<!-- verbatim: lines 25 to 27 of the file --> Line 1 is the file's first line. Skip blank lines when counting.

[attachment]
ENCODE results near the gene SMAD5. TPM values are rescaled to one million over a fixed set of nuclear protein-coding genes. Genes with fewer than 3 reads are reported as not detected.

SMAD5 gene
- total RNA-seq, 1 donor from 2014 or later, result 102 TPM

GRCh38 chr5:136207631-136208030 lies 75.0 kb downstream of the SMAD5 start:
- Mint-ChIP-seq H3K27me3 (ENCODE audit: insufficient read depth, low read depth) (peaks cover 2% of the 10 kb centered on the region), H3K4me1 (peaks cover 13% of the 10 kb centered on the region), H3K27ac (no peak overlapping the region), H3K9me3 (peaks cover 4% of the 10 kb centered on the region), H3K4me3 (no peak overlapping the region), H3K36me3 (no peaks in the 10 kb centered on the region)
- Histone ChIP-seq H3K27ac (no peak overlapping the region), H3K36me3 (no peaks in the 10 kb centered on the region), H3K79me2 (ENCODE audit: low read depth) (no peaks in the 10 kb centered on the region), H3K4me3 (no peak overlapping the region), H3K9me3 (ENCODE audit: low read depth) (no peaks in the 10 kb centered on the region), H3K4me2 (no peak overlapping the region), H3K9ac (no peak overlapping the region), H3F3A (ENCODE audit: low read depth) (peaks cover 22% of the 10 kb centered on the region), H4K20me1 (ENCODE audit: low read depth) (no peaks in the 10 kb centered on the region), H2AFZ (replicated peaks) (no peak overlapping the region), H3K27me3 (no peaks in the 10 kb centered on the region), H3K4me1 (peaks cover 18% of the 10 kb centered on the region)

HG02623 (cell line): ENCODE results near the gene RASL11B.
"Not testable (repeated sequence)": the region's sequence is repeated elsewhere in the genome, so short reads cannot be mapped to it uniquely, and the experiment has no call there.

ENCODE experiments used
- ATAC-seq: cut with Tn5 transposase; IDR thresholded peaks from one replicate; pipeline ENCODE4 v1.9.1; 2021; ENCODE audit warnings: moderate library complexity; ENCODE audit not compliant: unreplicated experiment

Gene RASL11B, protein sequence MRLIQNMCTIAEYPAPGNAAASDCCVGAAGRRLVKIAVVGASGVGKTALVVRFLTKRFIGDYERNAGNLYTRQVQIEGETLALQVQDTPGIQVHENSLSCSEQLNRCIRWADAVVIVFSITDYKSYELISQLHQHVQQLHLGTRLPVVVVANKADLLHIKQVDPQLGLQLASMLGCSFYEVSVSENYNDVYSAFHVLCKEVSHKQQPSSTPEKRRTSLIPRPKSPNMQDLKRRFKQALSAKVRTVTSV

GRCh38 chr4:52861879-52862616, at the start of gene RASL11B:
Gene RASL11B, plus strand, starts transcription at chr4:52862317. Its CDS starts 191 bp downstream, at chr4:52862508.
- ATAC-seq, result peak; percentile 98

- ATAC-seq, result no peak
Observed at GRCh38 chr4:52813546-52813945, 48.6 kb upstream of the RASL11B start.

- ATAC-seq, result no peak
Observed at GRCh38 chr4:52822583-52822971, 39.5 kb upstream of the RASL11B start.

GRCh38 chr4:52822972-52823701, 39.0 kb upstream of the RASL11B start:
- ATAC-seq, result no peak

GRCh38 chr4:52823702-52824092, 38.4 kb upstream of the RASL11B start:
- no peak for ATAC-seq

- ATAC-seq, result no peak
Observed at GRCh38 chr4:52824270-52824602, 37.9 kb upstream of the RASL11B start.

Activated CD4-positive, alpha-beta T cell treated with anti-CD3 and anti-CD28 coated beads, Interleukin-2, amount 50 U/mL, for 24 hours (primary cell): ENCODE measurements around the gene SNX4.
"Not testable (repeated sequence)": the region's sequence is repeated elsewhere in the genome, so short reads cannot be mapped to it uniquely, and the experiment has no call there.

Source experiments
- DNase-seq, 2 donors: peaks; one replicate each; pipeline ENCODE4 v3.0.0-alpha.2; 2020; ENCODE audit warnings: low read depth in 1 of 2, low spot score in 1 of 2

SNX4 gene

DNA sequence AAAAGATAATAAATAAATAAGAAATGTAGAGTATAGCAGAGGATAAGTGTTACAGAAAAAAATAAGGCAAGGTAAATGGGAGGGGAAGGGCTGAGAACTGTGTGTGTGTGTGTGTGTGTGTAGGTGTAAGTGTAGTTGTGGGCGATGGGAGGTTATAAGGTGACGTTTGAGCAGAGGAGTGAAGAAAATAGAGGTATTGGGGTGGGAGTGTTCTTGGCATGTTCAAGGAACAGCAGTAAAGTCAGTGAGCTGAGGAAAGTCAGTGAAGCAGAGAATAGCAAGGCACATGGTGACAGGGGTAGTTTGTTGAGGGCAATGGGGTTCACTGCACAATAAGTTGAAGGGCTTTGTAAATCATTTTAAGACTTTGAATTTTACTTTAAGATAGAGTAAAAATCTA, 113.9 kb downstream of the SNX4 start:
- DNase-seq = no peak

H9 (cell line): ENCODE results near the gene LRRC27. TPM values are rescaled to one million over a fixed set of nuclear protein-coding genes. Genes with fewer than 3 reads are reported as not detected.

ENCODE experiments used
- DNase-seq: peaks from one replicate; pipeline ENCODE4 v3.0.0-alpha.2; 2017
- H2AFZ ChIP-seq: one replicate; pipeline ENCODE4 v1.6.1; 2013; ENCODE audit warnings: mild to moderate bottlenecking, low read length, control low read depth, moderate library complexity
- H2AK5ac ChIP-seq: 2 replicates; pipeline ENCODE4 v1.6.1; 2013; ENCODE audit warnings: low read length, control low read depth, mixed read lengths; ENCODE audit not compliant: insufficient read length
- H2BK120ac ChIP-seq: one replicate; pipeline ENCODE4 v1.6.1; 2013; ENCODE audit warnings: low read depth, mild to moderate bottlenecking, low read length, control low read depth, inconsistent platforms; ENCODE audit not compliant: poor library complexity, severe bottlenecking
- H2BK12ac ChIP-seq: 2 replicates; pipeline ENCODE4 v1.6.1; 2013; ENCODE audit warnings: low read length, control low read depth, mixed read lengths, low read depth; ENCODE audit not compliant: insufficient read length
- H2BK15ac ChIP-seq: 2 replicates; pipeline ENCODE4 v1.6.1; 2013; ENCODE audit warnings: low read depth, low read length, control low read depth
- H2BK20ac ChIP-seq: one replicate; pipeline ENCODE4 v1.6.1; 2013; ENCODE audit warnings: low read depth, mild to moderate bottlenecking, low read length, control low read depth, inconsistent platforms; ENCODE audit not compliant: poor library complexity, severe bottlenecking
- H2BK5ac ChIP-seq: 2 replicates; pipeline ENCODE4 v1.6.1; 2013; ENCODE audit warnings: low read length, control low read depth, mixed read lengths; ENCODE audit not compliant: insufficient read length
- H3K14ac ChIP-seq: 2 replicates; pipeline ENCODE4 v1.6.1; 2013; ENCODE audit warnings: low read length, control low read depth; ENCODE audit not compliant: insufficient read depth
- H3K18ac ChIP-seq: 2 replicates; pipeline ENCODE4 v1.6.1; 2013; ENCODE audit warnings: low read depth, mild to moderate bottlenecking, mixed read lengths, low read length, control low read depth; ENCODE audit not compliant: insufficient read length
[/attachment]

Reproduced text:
Activated CD4-positive, alpha-beta T cell treated with anti-CD3 and anti-CD28 coated beads, Interleukin-2, amount 50 U/mL, for 24 hours (primary cell): ENCODE measurements around the gene SNX4.
"Not testable (repeated sequence)": the region's sequence is repeated elsewhere in the genome, so short reads cannot be mapped to it uniquely, and the experiment has no call there.

Source experiments